• Real Estate – obviously, the first item on this list would be your house.  Be sure to include a current estimate of the property’s value.  You can obtain a current value from a Realtor; or, do an on-line search by typing in the question “what is the current value of my house”.  Your search should yield a number of websites that will help you estimate its current market value.

The list of assets above is certainly not all-inclusive.  You may own art, collectibles, firearms, jewelry, and many other things.  Be sure to include these items in your list of assets along with their current market value.  If these items have been professionally appraised, include the most recent appraisal.

The days, weeks, and months following your death will be trying times for your family.  They will be grateful for any help you provide for them that will help them put together the financial pieces of their lives.

What Your Family Needs to Know When You Die (Part 2)

In the hours following your death, your family will be called upon to make several important decisions.  While no one likes to contemplate their own demise, family members will be grateful for any and all help you can give them in this emotionally trying time.  One of the greatest gifts that you can bequeath to your family is making your wishes known before the need arises.

  • What funeral home should be called to come and get your body?

In the minutes after your death, your family may be asked to schedule the immediate pick up of your body by mortuary.  If your death was sudden and unexpected, an autopsy may be required to determine the cause of death.  A post-mortem exam will delay the decision; but, eventually, the family will have to provide a response to this question.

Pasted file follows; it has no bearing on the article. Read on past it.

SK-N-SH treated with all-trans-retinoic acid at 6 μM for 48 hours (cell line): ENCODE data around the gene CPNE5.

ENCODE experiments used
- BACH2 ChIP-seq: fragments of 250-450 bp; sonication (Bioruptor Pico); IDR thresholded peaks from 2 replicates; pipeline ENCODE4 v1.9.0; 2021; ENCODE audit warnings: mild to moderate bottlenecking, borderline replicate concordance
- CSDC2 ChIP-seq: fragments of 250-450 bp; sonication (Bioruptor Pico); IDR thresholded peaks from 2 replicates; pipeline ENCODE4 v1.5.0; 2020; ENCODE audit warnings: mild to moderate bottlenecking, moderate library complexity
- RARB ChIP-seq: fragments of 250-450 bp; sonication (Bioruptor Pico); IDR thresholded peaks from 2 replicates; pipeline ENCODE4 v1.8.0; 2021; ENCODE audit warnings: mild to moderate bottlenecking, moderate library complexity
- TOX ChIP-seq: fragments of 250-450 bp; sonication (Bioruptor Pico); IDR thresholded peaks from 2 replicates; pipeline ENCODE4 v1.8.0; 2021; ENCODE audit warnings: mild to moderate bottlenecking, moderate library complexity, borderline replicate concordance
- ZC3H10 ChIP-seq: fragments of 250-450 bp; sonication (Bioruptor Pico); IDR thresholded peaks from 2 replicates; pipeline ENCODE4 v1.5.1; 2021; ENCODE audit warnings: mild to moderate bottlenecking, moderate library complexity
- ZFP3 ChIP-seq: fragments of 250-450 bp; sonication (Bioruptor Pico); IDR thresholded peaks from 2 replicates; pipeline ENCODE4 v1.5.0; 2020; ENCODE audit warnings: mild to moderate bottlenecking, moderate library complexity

While most funeral homes are honest and reputable, stories about unscrupulous establishments and their staff members preying on the bereaved family abound.  Establishing a working relationship with a trusted mortuary during your lifetime will spare your family this emotionally trying experience.

  • Do you want to be cremated or buried?

Every individual has his or her own personal beliefs on this subject.  If you have a preference, let your family know.  Tell someone … leave written instructions.  You can engage in what is known as pre-need planning and make these arrangements now; while you are healthy and have the ability to think in a clear, rational, and unemotional way.

  • Do you want a funeral/memorial service to be held?

A very close friend recently lost his father.  He told me that the greatest thing that his father had done for his mother was meeting with the local funeral director several years ago and plan everything that he wanted done.  When the man died, the family contacted the funeral home and the director simply pulled out the file and said, “here is what he wanted …” The instructions indicated –

  • The type of service that was to be conducted;
  • Who was to officiate;
  • What type of music was to be played; and, he specified hymns that had special meaning to both him and his family;
  • Who he wanted to present the eulogy;
  • Where his ashes were to be buried.

In fact, not only had all of the arrangements been made, the expenses had been pre-paid.  Clearly, the loss of a husband and father is devastating for any family.  However, this man relieved his family of an enormous burden and, as he had so many times before and in so many ways, demonstrated his love and concern for their well-being.